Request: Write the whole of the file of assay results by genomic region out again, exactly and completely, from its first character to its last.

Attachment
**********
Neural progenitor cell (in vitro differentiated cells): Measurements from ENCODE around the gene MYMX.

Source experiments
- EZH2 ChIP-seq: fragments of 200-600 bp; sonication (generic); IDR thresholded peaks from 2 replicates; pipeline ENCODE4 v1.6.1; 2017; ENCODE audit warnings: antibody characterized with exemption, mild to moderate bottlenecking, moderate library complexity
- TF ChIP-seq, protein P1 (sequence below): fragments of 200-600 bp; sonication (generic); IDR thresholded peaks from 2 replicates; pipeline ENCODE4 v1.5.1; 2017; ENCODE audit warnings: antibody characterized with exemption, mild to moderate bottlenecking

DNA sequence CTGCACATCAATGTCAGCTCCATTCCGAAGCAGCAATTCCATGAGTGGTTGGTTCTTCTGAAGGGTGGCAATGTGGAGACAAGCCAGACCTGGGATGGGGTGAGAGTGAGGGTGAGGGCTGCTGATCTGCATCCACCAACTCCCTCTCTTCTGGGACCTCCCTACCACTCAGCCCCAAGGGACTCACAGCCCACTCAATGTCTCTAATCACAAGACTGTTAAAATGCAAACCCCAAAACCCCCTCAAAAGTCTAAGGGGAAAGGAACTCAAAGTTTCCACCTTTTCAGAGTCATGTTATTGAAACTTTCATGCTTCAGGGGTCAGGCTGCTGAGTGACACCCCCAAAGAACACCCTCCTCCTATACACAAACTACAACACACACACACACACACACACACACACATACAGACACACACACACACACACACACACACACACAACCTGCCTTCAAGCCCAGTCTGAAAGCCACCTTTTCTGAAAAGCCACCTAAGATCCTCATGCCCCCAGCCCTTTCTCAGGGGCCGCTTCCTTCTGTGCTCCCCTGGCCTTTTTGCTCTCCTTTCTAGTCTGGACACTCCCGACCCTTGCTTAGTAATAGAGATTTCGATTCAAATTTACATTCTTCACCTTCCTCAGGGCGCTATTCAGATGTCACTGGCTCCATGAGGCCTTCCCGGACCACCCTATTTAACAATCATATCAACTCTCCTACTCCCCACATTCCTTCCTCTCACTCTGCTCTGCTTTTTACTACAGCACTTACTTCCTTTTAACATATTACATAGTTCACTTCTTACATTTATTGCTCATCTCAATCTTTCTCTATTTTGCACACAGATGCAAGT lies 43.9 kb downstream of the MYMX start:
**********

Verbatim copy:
Neural progenitor cell (in vitro differentiated cells): Measurements from ENCODE around the gene MYMX.

Source experiments
- EZH2 ChIP-seq: fragments of 200-600 bp; sonication (generic); IDR thresholded peaks from 2 replicates; pipeline ENCODE4 v1.6.1; 2017; ENCODE audit warnings: antibody characterized with exemption, mild to moderate bottlenecking, moderate library complexity
- TF ChIP-seq, protein P1 (sequence below): fragments of 200-600 bp; sonication (generic); IDR thresholded peaks from 2 replicates; pipeline ENCODE4 v1.5.1; 2017; ENCODE audit warnings: antibody characterized with exemption, mild to moderate bottlenecking

DNA sequence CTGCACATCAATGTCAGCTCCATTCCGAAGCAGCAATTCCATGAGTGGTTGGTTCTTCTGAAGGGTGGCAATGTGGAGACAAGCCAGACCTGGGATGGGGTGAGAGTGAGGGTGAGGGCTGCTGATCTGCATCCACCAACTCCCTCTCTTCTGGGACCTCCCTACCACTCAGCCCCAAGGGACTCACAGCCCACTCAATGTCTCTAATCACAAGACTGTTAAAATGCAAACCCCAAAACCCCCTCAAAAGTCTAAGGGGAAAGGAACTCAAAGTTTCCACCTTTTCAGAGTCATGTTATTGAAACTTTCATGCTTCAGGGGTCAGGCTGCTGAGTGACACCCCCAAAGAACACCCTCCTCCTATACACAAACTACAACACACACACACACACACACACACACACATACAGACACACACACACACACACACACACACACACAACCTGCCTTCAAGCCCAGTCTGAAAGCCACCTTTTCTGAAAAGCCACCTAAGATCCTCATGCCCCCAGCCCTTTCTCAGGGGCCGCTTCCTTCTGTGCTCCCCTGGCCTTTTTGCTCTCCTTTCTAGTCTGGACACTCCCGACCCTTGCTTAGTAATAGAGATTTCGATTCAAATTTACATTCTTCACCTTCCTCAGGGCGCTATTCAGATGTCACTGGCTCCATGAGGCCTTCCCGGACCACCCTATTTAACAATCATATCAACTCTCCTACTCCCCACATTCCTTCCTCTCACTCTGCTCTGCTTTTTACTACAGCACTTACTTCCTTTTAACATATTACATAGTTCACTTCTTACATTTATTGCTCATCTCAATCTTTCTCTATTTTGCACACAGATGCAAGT lies 43.9 kb downstream of the MYMX start: